Lincoln's Citadel : the Civil War in Washington, DC
In the late 1840s, Representative Abraham Lincoln resided at Mrs. Sprigg’s boardinghouse on Capitol Hill. Known as Abolition House, Mrs. Sprigg’s hosted lively dinner-table debates of antislavery politics by the congressional boarders. The unusually rapid turnover in the enslaved staff suggested that there were frequent escapes north to freedom from Abolition House, likely a cog in the underground railroad. These early years in Washington proved formative for Lincoln.In 1861, now in the White House, Lincoln could gaze out his office window and see the Confederate flag flying across the Potomac. Washington, DC, sat on the front lines of the Civil War. Vulnerable and insecure, the capital was rife with Confederate sympathizers. On the crossroads of slavery and freedom, the city was a refuge for thousands of contraband and fugitive slaves. The Lincoln administration took strict measures to tighten security and established camps to provide food, shelter, and medical care for contrabands. In 1863, a Freedman’s Village rose on the grounds of the Lee estate, where the Confederate flag once flew.The president and Mrs. Lincoln personally comforted the wounded troops who flooded wartime Washington. In 1862, Lincoln spent July 4 riding in a train of ambulances carrying casualties from the Peninsula Campaign to Washington hospitals. He saluted the “One-Legged Brigade” assembled outside the White House as “orators,” their wounds eloquent expressions of sacrifice and dedication. The administration built more than one hundred military hospitals to care for Union casualties.These are among the unforgettable scenes in Lincoln’s Citadel, a fresh, absorbing narrative history of Lincoln’s leadership in Civil War Washington. Here is the vivid story of how the Lincoln administration met the immense challenges the war posed to the city, transforming a vulnerable capital into a bastion for the Union.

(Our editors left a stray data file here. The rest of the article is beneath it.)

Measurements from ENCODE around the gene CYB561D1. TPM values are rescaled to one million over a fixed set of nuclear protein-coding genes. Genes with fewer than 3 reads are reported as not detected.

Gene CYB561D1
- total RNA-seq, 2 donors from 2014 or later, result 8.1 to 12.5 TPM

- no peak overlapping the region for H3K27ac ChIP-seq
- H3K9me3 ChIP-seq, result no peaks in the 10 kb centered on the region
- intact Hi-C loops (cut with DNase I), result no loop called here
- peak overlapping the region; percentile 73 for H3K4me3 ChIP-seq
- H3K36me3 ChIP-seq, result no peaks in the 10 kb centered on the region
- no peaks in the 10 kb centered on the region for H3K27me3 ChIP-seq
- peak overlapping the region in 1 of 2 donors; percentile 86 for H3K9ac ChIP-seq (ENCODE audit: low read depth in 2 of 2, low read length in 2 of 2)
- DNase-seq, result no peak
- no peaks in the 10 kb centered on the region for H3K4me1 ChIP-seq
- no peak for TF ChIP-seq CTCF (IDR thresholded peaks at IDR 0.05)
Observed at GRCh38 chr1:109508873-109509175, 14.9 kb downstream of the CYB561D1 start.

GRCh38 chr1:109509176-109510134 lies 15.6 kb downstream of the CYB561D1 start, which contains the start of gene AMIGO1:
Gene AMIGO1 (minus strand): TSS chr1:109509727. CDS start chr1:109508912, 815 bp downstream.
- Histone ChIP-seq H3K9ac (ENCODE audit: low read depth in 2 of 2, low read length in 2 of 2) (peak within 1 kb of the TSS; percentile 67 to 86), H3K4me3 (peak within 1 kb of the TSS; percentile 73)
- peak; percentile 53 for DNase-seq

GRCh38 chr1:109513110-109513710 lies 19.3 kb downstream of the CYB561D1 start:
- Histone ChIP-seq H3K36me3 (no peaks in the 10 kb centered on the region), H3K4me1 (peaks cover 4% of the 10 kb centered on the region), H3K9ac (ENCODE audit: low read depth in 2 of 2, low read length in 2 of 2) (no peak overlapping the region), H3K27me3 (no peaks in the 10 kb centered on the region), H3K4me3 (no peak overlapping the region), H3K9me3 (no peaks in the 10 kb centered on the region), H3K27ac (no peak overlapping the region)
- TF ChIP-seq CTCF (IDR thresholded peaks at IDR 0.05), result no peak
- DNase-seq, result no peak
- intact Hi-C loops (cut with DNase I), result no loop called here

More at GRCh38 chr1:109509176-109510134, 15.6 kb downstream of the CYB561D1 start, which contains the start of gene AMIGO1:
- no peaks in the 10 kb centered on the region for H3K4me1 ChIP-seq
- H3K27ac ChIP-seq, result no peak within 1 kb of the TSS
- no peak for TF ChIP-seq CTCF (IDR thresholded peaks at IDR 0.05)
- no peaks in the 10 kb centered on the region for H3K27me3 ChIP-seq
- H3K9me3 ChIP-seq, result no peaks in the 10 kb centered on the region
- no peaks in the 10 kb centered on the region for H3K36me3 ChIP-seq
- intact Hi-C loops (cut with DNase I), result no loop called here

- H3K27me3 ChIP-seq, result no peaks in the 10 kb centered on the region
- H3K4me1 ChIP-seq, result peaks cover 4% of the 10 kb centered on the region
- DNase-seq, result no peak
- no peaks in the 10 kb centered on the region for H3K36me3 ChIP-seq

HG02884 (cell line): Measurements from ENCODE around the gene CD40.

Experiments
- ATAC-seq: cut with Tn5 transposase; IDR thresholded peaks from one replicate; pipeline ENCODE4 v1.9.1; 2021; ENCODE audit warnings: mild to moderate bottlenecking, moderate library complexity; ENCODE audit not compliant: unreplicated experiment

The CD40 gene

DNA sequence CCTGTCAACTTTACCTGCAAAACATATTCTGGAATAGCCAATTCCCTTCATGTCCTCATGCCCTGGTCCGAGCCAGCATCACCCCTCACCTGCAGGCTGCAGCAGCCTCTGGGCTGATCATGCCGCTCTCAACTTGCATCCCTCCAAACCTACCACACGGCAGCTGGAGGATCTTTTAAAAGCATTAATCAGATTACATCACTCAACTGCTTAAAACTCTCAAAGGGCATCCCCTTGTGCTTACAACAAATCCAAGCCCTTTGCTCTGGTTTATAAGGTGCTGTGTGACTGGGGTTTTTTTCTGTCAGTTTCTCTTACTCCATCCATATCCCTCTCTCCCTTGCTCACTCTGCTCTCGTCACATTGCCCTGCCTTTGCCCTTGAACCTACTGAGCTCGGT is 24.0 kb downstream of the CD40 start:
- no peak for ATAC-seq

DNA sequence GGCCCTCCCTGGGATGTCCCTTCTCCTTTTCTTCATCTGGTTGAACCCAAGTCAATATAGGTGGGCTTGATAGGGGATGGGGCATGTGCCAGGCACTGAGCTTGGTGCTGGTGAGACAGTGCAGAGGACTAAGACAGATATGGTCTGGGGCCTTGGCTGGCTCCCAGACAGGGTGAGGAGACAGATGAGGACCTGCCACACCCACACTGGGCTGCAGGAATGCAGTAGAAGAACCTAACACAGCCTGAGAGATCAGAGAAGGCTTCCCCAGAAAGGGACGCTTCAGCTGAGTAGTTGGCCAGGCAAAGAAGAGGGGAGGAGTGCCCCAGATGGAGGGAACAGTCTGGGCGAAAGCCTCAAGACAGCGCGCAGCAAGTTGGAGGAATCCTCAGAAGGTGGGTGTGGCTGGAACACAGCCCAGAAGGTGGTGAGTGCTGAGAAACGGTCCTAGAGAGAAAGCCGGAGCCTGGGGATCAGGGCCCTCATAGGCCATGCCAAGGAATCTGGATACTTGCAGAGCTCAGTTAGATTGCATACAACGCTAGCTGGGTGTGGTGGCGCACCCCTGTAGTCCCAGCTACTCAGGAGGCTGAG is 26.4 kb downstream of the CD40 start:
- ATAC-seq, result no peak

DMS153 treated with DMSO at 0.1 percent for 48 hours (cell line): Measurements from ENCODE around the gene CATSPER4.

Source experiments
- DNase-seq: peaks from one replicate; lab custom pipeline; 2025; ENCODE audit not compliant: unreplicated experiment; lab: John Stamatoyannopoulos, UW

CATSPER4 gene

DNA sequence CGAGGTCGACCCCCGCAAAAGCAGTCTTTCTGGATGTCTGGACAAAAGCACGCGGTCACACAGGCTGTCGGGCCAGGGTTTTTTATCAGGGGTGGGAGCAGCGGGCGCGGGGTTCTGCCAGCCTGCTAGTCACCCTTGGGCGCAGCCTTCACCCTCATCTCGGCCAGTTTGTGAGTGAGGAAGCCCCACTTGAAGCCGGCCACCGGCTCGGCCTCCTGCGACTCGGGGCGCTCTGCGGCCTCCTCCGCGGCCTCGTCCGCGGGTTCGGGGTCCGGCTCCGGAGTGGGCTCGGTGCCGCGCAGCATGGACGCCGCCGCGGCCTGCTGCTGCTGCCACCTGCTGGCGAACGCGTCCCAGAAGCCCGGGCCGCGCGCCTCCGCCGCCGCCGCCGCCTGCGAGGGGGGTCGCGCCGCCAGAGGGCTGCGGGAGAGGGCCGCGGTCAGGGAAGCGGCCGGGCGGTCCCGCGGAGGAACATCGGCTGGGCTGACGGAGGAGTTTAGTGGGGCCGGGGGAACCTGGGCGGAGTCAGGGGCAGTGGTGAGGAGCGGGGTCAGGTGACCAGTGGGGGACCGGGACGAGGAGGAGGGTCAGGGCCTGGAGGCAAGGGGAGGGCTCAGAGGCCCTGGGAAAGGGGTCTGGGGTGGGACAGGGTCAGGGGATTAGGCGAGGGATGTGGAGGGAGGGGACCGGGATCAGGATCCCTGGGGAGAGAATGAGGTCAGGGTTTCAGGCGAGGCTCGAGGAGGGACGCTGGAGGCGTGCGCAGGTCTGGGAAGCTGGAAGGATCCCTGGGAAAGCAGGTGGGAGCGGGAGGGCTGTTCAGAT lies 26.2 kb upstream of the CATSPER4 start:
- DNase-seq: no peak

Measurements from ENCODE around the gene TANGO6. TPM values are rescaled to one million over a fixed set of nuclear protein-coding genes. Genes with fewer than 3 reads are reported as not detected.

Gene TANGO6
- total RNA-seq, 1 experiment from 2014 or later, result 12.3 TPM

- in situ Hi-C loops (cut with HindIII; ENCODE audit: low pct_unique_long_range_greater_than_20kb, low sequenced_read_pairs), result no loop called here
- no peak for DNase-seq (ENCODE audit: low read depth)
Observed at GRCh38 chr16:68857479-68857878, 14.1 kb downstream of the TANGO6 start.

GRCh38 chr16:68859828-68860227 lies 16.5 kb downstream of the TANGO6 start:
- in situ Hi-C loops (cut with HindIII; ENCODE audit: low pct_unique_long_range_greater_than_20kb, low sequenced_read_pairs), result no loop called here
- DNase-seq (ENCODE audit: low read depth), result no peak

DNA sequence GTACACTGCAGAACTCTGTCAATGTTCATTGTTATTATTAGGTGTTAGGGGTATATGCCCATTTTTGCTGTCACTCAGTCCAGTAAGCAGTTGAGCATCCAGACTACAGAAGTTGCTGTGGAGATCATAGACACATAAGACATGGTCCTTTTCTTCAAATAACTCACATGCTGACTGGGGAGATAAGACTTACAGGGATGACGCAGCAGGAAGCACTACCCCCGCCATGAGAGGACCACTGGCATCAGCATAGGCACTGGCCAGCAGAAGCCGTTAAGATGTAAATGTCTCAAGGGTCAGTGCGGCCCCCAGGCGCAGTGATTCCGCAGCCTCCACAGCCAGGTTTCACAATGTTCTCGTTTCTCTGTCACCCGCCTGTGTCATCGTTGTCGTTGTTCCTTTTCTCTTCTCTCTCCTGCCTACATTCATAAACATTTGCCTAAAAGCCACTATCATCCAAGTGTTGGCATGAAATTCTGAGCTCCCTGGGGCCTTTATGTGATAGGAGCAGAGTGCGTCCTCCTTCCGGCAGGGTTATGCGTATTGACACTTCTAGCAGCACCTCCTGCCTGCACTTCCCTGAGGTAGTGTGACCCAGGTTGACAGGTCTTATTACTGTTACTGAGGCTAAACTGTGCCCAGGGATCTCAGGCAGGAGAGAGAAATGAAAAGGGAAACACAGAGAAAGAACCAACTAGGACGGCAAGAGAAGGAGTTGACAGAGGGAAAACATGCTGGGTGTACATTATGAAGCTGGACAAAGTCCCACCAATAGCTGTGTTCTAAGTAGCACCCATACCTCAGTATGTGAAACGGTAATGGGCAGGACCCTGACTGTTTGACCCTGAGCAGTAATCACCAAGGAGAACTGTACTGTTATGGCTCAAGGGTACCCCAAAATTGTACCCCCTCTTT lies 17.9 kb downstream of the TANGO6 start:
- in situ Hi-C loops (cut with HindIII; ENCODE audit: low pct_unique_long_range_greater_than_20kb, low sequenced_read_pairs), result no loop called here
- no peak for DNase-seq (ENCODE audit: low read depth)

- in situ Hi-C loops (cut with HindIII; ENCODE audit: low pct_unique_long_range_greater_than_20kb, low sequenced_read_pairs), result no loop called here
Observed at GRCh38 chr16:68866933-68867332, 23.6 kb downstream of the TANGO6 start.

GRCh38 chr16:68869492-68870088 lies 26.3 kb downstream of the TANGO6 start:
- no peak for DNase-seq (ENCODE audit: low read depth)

The stirring history of a president and a capital city on the front lines of war and freedom.
Baker & Taylor
Describes the Civil War from Abraham Lincoln's point of view in Washington, D.C., chronicling how the president supported fugitive slaves and also personally comforted wounded troops during wartime.
Winkle (history, University of Nebraska) spotlights how ordinary people experienced the war in Washington, which, itself, becomes a main character, sitting trapped between Confederate Virginia and secessionist Maryland. DC more than tripled during the Civil War, while the number of hospitals increased from one to more than 100. When attacked in July of 1864, the Union Army's 37-mile ring of forts and 93 artillery positions held the city secure. By the end of the war Washington had transformed from slavery to freedom. Winkle invites the reader to peer through Lincoln's window on the war. He presents the "interior history" of the Civil War in Washington that Walt Whitman, as an inhabitant for the duration, saw and experienced for himself. There are 20 chapters and epilogue divided into three parts: abolition house; cleaning the devil out of Washington; and an an unknown something called freedom. The audience for Lincoln's Citadel is certainly Lincoln and Civil War scholars and students, but this eminently readable and fascinating book is also for the intelligent general reader. There are maps, notes, and 16 pages of photographs. Annotation ©2013 Book News, Inc., Portland, OR (booknews.com)
Describes the Civil War from Abraham Lincoln's point of view in Washington, D.C., chronicling how the president supported the fugitive slaves by tightening security and providing them with food, shelter and medical care and also personally comforted wounded troops during wartime. 15,000 first printing.
New York : W.W. Norton & Company, 2013
Branch Call Number:
975.302 LINCO WINKL